“It’s just amazing.”
Removing a few thousand units from the speculative market plays a vital role in easing the housing crisis, but that does not absolve the government of its responsibility, the housing group’s spokeswoman said. FRAPRU, Véronique Laflamme.
Sectors left behind
At Parc Extension, gentrification is on the rise since the arrival of the new MIL campus of the University of Montreal in 2017. The neighborhood, known as Park Ex, has seen an increase in renovations and abusive rent hikes, pushing people out of their homes.
However, few affordable or social housing units are present. In 2020, the City of Montreal purchased a building across from Parc metro known as the Johnny Brown Building or Plaza Hutchison. But, two years later, it is still empty and locked.
The neighborhood housing committee, the Parc-Extension Action Committee (CAPE) and the Monde Uni cooperative are lobbying for the City to buy a building on Jarry Street. after blocking a cooperative project.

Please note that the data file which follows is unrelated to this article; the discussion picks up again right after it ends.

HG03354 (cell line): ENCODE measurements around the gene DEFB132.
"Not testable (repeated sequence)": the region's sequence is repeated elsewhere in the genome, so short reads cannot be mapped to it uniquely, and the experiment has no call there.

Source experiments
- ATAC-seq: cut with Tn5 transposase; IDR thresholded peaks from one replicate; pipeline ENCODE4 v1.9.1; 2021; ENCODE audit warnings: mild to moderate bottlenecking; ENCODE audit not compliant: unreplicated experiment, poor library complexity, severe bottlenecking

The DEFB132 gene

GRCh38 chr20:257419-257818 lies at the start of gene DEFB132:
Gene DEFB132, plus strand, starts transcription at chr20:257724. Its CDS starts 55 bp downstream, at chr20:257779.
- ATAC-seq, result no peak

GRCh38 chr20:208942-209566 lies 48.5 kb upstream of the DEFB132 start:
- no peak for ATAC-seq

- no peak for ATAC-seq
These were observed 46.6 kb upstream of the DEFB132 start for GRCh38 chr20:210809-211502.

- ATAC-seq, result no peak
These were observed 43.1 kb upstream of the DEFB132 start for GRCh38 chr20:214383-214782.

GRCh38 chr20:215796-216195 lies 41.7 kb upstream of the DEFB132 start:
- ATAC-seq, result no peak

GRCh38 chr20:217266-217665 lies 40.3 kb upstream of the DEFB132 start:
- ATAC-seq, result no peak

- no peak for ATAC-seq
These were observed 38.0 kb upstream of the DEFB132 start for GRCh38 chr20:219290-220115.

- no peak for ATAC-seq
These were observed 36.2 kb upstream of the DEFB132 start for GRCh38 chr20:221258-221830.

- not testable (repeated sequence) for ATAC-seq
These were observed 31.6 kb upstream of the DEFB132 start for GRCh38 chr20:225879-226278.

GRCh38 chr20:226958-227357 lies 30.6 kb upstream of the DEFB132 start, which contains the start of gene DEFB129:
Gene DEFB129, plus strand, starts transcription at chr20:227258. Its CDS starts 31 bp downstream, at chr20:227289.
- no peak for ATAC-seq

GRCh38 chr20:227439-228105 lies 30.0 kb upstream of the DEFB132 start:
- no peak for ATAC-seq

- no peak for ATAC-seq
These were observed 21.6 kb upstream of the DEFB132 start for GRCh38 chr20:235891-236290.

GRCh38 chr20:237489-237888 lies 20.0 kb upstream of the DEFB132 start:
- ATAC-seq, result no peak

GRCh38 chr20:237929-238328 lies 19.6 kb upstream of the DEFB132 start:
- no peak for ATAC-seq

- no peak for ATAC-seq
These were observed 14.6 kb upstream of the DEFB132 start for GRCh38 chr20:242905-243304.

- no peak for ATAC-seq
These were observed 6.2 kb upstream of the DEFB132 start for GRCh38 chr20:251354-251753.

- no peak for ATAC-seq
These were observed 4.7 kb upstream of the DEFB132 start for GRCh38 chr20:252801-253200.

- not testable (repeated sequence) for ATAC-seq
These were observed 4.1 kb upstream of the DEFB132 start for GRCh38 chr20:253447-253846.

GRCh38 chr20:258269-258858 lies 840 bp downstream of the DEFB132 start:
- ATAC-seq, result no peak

“I think it is absolutely necessary at this point to look at other possibilities for the creation of social and community housing,” said CAPE spokeswoman Amy Darwish.
“In Parc-Extension, there have been several lots that have been acquired by right of first refusal in recent years. But if there is no funding, it will be very, very difficult to develop them.
Brick by lightere, a non-profit committed to community housing and diversity in Park Ex, recently acquired a former paint factory which will be converted into 31 affordable housing units.
But there’s still a lot of work to do before anyone can move in, and there are 1,000 people waiting for apartments in the neighborhood.
“The city is too little too late, and the province is not doing anything,” said Allessandra Renzi, communications professor at Concordia and co-author of a report on the impact of artificial intelligence in Parc-Extension.